SEATTLE (AP) -If David Stern has his way inside his own league, the SuperSonics will remain in Seattle.
The NBA commissioner, an associate of Sonics owner Clay Bennett for more than a decade since Bennett was the San Antonio Spurs' representative on the league's board of governors, said he thinks Bennett will find a way to get a new arena built in the Seattle area to keep the Sonics in their home for the past 40 years.
If Bennett doesn't find that way by Oct. 31, he has promised to begin the process of relocating the team, most likely to his hometown of Oklahoma City or to Kansas City, which is looking for an anchor tenant for its new arena.
``I think it's just going to work itself out and I hope it does,'' Stern said Thursday at the NBA finals in San Antonio. ``It's been a good city for the NBA and we'd love to stay there.''
Stern acknowledged that Bennett ``has more than exhausted the traditional means'' to getting a new arena built in the Seattle area. Before it adjourned in April, the state legislature rejected a plan to use King County tax revenues to cover $278 million of a proposed $500 million arena in the suburb of Renton.
Short of Bennett asking Gov. Chris Gregoire to call back lawmakers for a special session to reconsider the issue - which the governor's office confirms Bennett has not done - there is no way the Sonics can get public money approved for a building before Bennett's deadline.
``But sometimes in situations like that, something that you couldn't have contemplated comes to the forefront and maybe there's some possibility,'' Stern said.
With public financing unavailable, Bennett currently has one private, Seattle-area investor interested in helping him build a new arena.
The Muckleshoot Indian tribe owns land that includes and surrounds the Emerald Downs race track in Auburn, Wash., and its tribal council is exploring how that land might be used for an arena, tribal spokesman Rollin Fatland said. The site is 24 miles from downtown Seattle.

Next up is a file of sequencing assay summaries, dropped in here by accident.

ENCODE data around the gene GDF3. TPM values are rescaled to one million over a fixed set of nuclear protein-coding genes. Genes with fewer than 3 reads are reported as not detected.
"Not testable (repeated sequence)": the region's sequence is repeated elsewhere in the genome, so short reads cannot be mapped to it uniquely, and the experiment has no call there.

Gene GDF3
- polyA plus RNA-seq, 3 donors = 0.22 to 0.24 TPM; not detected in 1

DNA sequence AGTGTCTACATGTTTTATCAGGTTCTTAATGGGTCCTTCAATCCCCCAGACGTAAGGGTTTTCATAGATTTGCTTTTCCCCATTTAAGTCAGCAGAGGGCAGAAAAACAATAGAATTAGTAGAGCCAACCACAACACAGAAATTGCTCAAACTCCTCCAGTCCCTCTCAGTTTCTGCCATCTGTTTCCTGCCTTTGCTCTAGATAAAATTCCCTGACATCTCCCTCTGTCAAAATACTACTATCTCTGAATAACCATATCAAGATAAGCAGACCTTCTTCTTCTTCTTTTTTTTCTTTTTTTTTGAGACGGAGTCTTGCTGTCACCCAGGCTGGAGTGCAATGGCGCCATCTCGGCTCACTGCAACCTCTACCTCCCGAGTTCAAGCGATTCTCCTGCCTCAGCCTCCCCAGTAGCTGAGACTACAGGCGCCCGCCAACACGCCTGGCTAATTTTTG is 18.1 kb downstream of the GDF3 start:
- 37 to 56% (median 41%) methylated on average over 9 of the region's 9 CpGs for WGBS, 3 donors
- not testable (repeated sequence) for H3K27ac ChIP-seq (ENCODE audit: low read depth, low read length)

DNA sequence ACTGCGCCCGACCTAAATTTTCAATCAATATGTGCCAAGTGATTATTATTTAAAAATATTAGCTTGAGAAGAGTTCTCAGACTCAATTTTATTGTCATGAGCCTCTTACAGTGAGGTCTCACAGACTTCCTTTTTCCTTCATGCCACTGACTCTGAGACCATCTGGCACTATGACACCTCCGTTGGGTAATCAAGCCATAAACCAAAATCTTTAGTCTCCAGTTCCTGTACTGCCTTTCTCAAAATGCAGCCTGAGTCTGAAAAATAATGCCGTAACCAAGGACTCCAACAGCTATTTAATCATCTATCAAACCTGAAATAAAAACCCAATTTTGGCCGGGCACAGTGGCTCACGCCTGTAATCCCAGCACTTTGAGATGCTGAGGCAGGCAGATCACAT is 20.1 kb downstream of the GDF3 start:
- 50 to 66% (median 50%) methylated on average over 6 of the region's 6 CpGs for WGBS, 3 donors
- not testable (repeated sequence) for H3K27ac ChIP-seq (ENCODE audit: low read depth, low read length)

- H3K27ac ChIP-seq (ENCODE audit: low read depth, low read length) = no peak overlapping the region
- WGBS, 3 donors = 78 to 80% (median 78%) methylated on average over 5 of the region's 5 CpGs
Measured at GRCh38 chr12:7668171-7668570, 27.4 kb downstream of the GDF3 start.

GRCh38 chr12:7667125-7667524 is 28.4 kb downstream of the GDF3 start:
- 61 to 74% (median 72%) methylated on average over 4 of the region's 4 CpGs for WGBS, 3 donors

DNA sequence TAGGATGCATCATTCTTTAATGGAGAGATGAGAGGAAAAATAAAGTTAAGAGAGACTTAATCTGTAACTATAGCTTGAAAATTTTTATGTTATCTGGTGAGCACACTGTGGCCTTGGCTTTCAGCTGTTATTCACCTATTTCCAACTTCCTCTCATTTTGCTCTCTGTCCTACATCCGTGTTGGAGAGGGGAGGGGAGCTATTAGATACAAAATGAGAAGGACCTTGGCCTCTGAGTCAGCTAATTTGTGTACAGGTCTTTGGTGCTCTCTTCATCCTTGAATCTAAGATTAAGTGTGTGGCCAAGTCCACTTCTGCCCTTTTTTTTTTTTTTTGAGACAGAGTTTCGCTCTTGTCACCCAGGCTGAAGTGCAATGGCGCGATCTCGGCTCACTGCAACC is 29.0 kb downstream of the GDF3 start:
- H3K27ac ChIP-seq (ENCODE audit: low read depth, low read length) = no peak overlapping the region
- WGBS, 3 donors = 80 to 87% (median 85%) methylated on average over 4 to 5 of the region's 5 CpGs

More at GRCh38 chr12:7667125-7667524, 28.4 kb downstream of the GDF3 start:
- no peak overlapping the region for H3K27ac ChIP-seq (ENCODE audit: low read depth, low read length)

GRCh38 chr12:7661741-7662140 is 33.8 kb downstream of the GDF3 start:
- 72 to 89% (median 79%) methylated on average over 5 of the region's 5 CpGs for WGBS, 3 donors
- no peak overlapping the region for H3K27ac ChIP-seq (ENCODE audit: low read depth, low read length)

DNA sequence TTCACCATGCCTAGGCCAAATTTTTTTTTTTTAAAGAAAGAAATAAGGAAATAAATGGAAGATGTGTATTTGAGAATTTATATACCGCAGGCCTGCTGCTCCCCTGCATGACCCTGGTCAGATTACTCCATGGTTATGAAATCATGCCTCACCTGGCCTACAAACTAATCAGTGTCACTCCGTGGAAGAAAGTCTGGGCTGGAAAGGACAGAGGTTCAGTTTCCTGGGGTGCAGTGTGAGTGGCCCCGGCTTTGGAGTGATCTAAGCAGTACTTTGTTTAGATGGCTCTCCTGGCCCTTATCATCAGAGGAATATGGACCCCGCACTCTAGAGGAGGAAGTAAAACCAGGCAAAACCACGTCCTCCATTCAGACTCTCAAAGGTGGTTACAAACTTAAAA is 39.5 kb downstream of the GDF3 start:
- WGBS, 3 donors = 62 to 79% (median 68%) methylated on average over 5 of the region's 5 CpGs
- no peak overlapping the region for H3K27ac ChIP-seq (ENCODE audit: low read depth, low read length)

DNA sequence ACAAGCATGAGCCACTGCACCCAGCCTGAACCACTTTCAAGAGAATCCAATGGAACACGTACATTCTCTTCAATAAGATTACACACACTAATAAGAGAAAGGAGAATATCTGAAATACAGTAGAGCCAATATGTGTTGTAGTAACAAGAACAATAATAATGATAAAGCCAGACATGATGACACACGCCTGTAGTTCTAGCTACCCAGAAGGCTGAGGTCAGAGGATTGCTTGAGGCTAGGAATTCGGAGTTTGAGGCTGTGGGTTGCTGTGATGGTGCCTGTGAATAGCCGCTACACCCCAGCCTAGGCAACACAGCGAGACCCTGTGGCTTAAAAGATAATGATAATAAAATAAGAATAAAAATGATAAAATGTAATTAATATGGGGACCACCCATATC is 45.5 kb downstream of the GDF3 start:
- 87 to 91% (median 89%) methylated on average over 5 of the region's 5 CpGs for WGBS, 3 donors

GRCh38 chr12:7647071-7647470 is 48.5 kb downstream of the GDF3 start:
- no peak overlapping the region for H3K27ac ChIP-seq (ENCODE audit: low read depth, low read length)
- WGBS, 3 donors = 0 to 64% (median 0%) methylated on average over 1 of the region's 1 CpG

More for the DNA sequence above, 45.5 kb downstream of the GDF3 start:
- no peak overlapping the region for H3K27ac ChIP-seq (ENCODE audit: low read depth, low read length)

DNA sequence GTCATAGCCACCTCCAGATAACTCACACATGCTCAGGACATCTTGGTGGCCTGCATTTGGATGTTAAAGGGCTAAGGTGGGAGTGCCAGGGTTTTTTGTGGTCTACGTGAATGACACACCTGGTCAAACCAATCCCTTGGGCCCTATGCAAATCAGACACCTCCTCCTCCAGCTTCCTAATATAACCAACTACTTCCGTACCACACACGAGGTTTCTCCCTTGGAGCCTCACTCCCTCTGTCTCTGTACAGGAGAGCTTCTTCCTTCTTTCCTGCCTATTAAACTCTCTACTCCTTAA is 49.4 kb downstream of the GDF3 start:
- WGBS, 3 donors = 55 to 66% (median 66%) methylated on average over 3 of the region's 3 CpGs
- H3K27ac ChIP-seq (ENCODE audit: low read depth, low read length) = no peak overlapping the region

Representatives of the tribe, which runs one of the state's biggest casinos, met with Bennett in February in what Bennett called ``purely an introductory meeting.''
``I have not spoken with them since,'' he said. ``I am willing and ready to respond to anything they want to talk about.''
For now, Muckleshoot leaders are talking among themselves in what Fatland called ``a serious undertaking'' to determine whether the site and the transportation infrastructure around it would work for a new arena. The tribal council met Friday, ``but the Sonics were not on the agenda,'' Fatland said.
Bennett has yet to see the proposed 70-plus acre site between the track and a six-lane highway.
Fatland said ``there's no hard and fast deadline,'' on when the tribe's assessment will be complete, ``though I know sooner rather than later is the order of the day here.''
Fatland said the tribe does not want to prematurely raise the expectations of Seattle-area basketball fans because its interest is still so preliminary. But he added, ``I think doing something good for the community was part of the motivation here, sure.''
As for Seattle itself, deputy mayor Tim Ceis said Thursday the city will continue to enforce the lease the Sonics have to play in KeyArena through 2010, though he acknowledged both sides could agree to amend their agreement to allow a buyout.
Such an agreement would presumably cover the money the city would lose should the Sonics leave before 2010. Ceis said the Sonics have not yet approached the city about renegotiating the lease.
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AP Basketball Writer Brian Mahoney in San Antonio contributed to this report.
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